Why Do NFL Players Go Broke?

Did you know that 80% of retired NFL players go broke and file for bankruptcy within 3 years of hanging up their cleats? With a median income of $750,000 it is absolutely insane that so many NFL players go broke and lose everything. In this article we are going to study the exact reasons why NFL players are unable to hold onto their wealth and why so many NFL athletes go bankrupt. Let’s get started!

The Average NFL Career Is Very Short

While many NFL players are earning millions of dollars and look to be living the life of a Saudi prince their window of earning the big bucks is usually limited. The average NFL career lasts just 3.3 years and as the median NFL salary is $750,000 the average NFL player has career earnings of $2.5 million before tax. If we estimate 30% tax, the average NFL player is only taking home $1.75 for his whole career.

$1.75 million is still great money but in many parts of the country it makes you simply middle class and does not afford you to live a life of luxury. However, with the right investing strategy and living below their means the average NFL player should still be able to take this $1.75 million and turn it into a reliable income stream that they could live off for the rest of their lives.

Let’s look at some other reasons that causes NFL players to quickly burn through their millions!

NFL Players Are Often The Target Of Scams

As NFL players are famous and their salaries are public scam artists often position themselves close to NFL athletes. Scam artists will befriend NFL players and pitch different business ideas, ask for loans and convince them to use shady lawyers, financial advisers and accountants. Many NFL stars have lost fortunes investing in fake businesses or having cash stolen by criminal financial advisors.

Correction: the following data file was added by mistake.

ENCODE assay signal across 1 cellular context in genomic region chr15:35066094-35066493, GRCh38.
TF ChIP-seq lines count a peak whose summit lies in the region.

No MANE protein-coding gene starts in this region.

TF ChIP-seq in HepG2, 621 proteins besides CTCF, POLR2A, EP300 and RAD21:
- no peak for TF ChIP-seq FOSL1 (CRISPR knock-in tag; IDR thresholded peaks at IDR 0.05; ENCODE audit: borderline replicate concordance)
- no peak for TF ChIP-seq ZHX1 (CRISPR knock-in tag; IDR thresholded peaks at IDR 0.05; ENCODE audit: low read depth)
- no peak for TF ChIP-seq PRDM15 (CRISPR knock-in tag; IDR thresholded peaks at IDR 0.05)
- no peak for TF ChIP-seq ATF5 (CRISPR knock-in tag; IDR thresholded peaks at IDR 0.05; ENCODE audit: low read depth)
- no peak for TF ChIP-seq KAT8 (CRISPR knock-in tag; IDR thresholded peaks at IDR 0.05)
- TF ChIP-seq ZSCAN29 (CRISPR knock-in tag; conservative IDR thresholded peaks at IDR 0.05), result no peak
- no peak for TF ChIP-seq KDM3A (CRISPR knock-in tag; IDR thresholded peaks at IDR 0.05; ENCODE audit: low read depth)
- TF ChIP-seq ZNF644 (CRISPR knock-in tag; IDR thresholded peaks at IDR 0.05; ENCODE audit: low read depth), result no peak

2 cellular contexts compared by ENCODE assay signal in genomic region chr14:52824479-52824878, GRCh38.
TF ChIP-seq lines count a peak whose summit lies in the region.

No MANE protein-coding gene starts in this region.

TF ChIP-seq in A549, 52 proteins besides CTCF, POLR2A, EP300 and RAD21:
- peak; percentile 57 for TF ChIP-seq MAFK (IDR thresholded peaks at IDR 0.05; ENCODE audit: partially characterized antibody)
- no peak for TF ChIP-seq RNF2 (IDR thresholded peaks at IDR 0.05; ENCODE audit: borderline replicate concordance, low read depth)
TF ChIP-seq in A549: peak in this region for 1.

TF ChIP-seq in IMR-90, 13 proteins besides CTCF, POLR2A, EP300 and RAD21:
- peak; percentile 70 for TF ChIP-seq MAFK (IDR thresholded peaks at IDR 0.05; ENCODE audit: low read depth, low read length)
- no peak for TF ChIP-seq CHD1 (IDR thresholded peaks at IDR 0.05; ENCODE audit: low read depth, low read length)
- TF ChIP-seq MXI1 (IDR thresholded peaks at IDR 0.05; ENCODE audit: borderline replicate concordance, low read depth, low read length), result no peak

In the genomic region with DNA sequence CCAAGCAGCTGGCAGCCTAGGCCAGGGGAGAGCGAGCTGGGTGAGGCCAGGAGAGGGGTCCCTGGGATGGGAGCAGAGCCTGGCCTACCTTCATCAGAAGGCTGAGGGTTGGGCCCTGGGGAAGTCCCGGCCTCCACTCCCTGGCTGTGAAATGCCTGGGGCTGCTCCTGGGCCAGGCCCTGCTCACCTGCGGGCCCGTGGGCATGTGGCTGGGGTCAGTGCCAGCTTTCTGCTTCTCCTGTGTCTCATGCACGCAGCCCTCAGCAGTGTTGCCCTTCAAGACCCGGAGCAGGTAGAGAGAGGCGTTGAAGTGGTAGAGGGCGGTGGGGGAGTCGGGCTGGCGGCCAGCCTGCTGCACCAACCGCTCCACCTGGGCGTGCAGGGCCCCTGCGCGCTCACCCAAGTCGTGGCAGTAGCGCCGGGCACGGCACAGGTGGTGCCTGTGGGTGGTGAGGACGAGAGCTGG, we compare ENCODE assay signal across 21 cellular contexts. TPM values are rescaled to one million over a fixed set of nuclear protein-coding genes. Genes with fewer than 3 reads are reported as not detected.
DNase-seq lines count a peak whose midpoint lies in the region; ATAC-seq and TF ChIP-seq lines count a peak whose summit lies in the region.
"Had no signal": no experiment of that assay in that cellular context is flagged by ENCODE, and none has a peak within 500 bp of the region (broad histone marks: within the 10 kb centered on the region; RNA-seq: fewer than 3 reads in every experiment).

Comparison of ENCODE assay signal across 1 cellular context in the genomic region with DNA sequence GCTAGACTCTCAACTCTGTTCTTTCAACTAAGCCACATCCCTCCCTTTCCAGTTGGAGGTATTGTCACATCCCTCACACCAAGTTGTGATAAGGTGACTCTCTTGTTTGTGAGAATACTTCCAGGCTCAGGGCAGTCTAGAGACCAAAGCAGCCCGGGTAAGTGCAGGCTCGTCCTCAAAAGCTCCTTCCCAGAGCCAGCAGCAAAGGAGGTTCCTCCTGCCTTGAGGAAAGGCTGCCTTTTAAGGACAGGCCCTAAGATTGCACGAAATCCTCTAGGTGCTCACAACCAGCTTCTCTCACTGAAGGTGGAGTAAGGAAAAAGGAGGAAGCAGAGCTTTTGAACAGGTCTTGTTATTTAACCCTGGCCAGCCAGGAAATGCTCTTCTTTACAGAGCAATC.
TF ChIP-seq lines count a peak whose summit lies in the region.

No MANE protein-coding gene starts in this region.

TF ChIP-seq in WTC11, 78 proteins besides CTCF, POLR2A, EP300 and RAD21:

Cory Redding who played 13 seasons in the NFL was scammed out of $5 million by his former financial adviser, Kenneth Cleveland. Cleveland was sentenced to 5 years in prison after failing to invest the money conservatively as instructed by Redding, instead the rogue financial adviser kept most of the money to himself and paid other members of a Ponzi scheme.

NFL Players Don’t Invest Wisely

Too many NFL players spend all their money on assets that are either high risk or instantly lose value. A great way to go bankrupt is to spend like your average NFL player who immediately splashes millions of dollars on luxury cars that lose 30% in value as soon as you drive away from the dealer. Then you add in 6 figures on diamond jewelry which has terrible resale value and some ugly mega mansion in a poor location which is impossible to sell.

NFL players also love making risky investments such as opening restaurants, gyms, retails stores and other businesses they have no idea about. Over 90% of small businesses fail so it is no wonder that many NFL athletes pour millions of dollars into these risky businesses only to lose it all and have to shut them down!